Halfway between Bologna and Ravenna, Italy sits the little town of Bagnacavallo. Those with a background in Spanish, Italian, or Latin will easily pick out the origins of the name which, depending on who you talk to, can be read as “Horse Bath” or “Water for Horses” or something like that.
Indeed, historical legend has it that the town was so named when the Emperor Tiberius discovered a spring in the town that had amazing curative powers for horses who drank it, the first of which being the war horses commanded by the Emperor himself. In all likelihood the spring and the town were founded as early as the bronze age and have been continuously occupied since. Today Bagnacavallo and the surrounding area has about 16,000 inhabitants, most of whom work in agriculture, the primary products of which are apples, pears, apricots, and of course, wine, most of which is made from the Trebbiano grapes that are common to the Emilia Romagna, the DOC in which Bagnacavallo falls.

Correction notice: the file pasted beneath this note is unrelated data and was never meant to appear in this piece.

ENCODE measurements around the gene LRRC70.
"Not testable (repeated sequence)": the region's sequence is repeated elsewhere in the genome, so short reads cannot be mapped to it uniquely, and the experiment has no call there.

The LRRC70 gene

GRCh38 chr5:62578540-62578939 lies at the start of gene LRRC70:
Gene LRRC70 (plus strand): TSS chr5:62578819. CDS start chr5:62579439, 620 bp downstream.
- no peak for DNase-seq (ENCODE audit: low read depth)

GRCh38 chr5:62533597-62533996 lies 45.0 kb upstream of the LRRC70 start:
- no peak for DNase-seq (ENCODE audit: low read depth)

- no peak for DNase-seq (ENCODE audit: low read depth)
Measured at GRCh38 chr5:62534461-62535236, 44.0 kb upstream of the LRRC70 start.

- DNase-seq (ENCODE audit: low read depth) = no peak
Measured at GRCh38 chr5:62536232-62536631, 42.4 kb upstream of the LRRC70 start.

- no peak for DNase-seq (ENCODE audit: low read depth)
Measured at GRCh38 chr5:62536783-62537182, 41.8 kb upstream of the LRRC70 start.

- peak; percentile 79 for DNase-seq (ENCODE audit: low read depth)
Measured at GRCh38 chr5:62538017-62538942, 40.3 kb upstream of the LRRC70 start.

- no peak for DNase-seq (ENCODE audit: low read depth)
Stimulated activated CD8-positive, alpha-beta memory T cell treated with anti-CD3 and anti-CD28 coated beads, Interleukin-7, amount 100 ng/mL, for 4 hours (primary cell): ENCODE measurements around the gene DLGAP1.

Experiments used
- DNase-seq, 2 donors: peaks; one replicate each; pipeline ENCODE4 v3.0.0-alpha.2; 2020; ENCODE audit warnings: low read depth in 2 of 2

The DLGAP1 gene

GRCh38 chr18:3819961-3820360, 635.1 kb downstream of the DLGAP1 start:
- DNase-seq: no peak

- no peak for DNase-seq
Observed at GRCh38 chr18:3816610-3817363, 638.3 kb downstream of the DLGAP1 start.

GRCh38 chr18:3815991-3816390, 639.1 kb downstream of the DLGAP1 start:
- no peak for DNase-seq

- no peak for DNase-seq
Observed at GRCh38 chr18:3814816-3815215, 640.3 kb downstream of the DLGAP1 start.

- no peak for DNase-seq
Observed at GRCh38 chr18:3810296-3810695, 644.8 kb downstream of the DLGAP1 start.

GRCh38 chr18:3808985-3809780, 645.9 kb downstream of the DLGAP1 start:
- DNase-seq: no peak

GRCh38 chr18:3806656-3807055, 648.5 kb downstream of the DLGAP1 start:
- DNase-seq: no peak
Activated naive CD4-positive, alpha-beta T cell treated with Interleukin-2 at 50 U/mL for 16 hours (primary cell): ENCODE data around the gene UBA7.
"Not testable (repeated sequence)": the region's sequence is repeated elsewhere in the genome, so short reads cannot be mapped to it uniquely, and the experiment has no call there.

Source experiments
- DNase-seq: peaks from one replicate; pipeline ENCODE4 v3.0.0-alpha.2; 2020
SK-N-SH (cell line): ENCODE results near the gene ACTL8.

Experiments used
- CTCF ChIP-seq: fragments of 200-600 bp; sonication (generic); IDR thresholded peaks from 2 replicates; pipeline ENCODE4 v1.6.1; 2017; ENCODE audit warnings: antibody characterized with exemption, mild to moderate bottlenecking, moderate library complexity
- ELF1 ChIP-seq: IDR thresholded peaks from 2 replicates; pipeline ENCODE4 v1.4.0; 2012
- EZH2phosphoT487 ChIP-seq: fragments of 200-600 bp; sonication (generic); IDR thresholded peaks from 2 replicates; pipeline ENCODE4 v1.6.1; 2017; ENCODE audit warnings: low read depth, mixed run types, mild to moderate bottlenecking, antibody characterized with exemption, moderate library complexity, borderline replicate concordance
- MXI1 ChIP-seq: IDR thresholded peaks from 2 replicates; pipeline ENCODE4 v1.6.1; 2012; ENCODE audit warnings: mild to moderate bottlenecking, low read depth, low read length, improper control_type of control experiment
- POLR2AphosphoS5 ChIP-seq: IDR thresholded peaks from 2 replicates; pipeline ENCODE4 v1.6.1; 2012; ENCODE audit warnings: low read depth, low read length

This wine is most likely a Trebbiano, but may have other varietals blended in, including Barbera or Cabernet. Other than knowing it’s made by a group of vintners in the town of Bagnacavallo, I was unable to find out much about it.
The wine is dark, inky purple in the glass, which is a good preview for its nose, which is heavy and dark with scents of tar, manure, leather, dirt, and cassis. In the mouth it is velvety with lots of tannin underscoring flavors of earth, figs, woodsmoke and dried currants. It has a spectacularly long finish.
This demands some pretty hearty fare. Its earthy tones will do well with mushrooms and dark meats. Try it with this beef stew with mushrooms, shallots, and potatoes.
Overall Score: 8
How much?: $13
I get mine through Wine Expo, down in Santa Monica, CA. As far as I know, they are the only ones in the states who get it. Give Roberto down there a call at 310-828-4428 and see if he can get you some.